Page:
Back at the DNC this year, I listened to Vice Presidents president, past, and (I hope) future. I listened to Presidents present and past. Bill Clinton described a person who I felt I had never really been allowed to see, both in public and private life, in a speech I've already watched twice. President Obama echoed that so eloquently last night in a speech I expect to watch again. President Obama also elaborated on themes I have heard in his speeches again and again, about the ongoing project that our country and our democracy represent. President Obama gave me hope.
What I saw in these speeches that I don't think I had ever seen before in politics was people. That sounds absurd, of course; politics is made out of people, just three people if you believe the old saw. But for what feels like the first time in a long time I saw people who have devoted their lives to public service. I saw people who have worked hard on my behalf to make the world a better place, however they can see to do so. I saw people with whom I on occasion disagree. I saw people who I think on occasion make mistakes, and big ones. But I can't honestly say I wouldn't make some of those same mistakes under the pressures that they face. I can't honestly say that I can't see how they might make those mistakes. I can forgive them those mistakes because I believe they did the absolute best they could with what was available to them. And I can also consider the perspective that I might be the one in the wrong on these things I would call mistakes².
I've also seen a process that works going on in Philadelphia. I saw a platform shift because of the wishes of a large part of those who voted in the primaries; Bernie Sanders's supporters shifted what planks made up that platform. This is how democracy works! You build consensus. You give and take. You listen. You give a voice to those who disagree with you³.
I've never been much for politics, as I said in the outset. This week I have watched a parade of people who have done more on my behalf in any given year of their public lives than I have done politically in my whole life. Last night I even saw a "little old lady from Ohio," in her words, introduce the President who had motivated her to run for her local school board at the age of 73!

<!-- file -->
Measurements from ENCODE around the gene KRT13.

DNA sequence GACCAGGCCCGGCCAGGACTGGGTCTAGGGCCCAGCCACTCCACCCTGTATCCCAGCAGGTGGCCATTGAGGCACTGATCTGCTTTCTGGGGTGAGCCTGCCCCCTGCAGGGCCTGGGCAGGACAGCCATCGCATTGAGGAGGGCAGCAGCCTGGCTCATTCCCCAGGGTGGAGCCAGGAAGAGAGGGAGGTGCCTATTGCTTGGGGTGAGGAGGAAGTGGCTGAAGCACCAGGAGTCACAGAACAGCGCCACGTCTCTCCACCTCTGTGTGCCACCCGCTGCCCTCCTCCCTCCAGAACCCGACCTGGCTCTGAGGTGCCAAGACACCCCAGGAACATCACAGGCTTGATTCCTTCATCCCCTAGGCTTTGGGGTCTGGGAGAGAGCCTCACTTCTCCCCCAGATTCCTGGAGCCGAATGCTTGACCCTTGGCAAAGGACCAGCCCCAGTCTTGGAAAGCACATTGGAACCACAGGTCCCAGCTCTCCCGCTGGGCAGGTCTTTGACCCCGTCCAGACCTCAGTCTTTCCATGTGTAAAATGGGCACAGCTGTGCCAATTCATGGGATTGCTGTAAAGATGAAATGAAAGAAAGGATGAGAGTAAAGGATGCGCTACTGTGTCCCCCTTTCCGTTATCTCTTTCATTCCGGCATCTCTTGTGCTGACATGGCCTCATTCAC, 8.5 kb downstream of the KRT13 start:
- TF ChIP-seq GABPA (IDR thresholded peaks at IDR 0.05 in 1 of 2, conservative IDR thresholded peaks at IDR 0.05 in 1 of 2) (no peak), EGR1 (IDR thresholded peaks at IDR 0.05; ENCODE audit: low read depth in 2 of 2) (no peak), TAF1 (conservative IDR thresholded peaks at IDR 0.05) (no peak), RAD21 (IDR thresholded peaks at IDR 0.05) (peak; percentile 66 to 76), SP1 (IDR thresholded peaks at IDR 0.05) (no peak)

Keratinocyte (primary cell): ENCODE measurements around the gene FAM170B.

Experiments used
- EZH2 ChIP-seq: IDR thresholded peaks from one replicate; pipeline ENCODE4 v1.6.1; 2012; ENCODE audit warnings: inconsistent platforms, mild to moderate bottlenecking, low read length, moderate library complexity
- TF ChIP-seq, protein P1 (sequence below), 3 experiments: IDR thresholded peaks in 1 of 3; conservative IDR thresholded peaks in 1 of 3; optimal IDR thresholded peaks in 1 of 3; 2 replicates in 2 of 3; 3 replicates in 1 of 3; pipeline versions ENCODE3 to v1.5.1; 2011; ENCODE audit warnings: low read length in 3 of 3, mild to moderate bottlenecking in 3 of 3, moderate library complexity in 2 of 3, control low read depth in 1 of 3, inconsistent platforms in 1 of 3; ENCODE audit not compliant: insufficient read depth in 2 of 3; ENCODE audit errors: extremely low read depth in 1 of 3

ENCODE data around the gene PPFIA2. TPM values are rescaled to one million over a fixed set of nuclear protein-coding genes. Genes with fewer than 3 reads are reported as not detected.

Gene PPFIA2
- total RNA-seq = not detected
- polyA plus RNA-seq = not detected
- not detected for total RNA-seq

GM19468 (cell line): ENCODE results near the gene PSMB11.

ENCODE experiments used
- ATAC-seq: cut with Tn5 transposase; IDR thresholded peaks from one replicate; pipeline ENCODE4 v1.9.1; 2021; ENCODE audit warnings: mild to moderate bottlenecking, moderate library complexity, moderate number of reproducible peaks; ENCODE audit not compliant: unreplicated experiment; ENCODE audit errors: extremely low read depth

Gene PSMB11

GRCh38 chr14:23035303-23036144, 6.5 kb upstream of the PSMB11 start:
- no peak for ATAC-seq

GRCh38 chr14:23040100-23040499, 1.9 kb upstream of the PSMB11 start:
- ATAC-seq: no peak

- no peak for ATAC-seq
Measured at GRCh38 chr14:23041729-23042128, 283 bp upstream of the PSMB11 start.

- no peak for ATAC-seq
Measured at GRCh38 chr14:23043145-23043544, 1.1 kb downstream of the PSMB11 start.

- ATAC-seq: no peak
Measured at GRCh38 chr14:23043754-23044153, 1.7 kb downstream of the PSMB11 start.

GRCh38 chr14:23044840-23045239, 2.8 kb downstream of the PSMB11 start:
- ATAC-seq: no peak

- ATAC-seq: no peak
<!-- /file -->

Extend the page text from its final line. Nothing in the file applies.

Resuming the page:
So this morning I've done what I never thought I would do. I volunteered for a Presidential campaign. I signed up on her site, and depending on what I hear back from that I'll get in touch with local organizers. Maryland will go for Hillary Rodham Clinton, but there are important states nearby that I'm happy to call or even drive to. West Virginia, Pennsylvania. I'll do that Election Day if I have to, get my vote cast when the polls open and drive wherever I can be helpful. I'll do whatever I can contribute to make her campaign a successful one.
What it comes down to is this: when November comes around, I want to be able to look my sons in their eyes and be able to tell them I did everything I could. I want this election not to be a near miss in either direction. I want this election to be a landslide repudiation of everything that fear-monger represents. I want Hillary Rodham Clinton in office with a mandate to make change.4 I want a strong message sent from across this country that the politics of lies and fear and cozying up with tyranny and dictatorship have no place in the America I want to live in. And that I want my sons to live in.
I'm with her. Whatever she needs.
¹I was also at times aided in this by things of wonder on the Internet like James Corden singing karaoke in a mini-van with the First Lady, about whom more later.
²This is such a sharp contrast to that blowhard on the other side, by the way. That's a man who never devoted a minute of his life to public service. That's a man who will never admit a mistake, except as a way to tear another person down.
³This is another stark contrast with last week, for what it's worth, where one person stood on the stage and strongly disagreed with that man. He stood out because so many of those who disagreed with that nominee simply stayed home. Including two former Presidents. Including former candidates and nominees. Including even the Republican governor of the state in which the convention was held.
4Bernie supporters: I hear you and I hear your concerns. I agree with many of them and in particular those that made the Democratic platform. Please vote for her in November. Please help us wash away Trump in an absolute tide. And let's keep up the pressure on our government to improve in so many ways afterwards.